Push for liver cure for SA
A life-saving drug that offers the best treatment for hepatitis C is unavailable in South Africa and carries an exorbitant price tag in wealthier nations such as the US.
Gilead Sciences manufactures Solvaldi, termed a miracle drug because it substantially cuts the time needed to cure hepatitis C.
Médecins Sans Frontières and the Treatment Action Campaign are lobbying to get the drug, or a generic, to South Africa.
They want the government either to negotiate with Gilead Sciences to register Solvaldi in South Africa and offer it at a discounted price, or to use a loophole in the law to import cheaper generics, which were recently approved for manufacture in India.
Hundreds of thousands of South Africans have hepatitis C, a viral liver disease spread through blood or sexual fluids.
It kills slowly, with many unaware they have the disease.
The existing treatment takes 48 weeks, has many side effects and is not always effective.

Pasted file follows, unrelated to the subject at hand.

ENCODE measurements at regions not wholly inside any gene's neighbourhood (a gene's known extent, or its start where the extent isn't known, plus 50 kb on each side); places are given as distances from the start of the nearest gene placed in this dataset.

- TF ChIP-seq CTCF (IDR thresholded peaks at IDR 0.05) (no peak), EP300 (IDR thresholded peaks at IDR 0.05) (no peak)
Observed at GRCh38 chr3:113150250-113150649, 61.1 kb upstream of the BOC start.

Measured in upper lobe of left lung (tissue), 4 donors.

Solvaldi works in just 12 weeks.
But it is protected by patents in South Africa until 2034, even though it is not available here yet.
And it costs $1000 a pill in the US, with a typical course of treatment costing almost $100000 (more than R1.1-million), putting it way out of the reach of most people.
But the treatment is expected to become available at a much cheaper price in India.
Solvaldi was not patented in India at the same time as in many other countries, 2002, because in terms of international trade law, India had to introduce medicine patents only in 2005 as it was a developing poorer country. Gilead patented the drug there after 2005 but this secondary patent was dismissed last week by the Indian Patent Office.
Generic companies in India can now make the drug. Some claim they can do so for a fraction of the cost in the US, according to Médecins Sans Frontières' access advocacy officer Julia Hill.
Hill said South Africa could use international trade law to import generic Solvaldi at cheap Indian prices.
International trade treaties allow countries to import generics when the life-saving original is too expensive, in a move called compulsory licensing. South Africa did this with the first antiretrovirals imported.